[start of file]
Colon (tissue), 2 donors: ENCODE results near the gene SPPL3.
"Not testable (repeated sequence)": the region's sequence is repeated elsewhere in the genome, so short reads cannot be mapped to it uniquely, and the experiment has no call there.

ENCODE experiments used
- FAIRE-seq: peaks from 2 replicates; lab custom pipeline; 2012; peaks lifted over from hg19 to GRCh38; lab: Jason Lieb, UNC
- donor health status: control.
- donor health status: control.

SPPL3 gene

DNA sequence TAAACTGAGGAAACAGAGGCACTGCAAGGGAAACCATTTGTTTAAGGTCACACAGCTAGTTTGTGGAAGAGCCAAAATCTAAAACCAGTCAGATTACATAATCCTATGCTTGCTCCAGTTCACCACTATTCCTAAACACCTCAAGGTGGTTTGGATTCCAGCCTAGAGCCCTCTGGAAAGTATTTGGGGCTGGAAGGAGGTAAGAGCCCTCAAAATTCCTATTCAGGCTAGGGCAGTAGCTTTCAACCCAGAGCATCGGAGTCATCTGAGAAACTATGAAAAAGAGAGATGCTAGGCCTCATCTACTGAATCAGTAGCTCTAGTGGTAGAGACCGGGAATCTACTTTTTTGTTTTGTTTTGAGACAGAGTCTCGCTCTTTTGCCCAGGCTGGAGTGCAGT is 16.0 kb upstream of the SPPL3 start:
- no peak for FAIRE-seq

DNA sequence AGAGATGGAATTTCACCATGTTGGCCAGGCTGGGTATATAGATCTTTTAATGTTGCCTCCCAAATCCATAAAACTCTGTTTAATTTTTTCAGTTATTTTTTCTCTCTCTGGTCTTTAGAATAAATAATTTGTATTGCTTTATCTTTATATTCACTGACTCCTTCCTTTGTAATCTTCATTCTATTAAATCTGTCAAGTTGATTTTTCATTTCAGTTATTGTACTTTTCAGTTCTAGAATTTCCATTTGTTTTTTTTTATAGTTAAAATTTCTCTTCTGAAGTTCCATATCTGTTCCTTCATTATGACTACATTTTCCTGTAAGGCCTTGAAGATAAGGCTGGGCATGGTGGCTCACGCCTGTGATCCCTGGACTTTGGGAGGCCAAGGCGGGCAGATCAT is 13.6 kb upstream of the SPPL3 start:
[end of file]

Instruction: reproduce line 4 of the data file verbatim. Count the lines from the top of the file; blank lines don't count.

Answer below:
- FAIRE-seq: peaks from 2 replicates; lab custom pipeline; 2012; peaks lifted over from hg19 to GRCh38; lab: Jason Lieb, UNC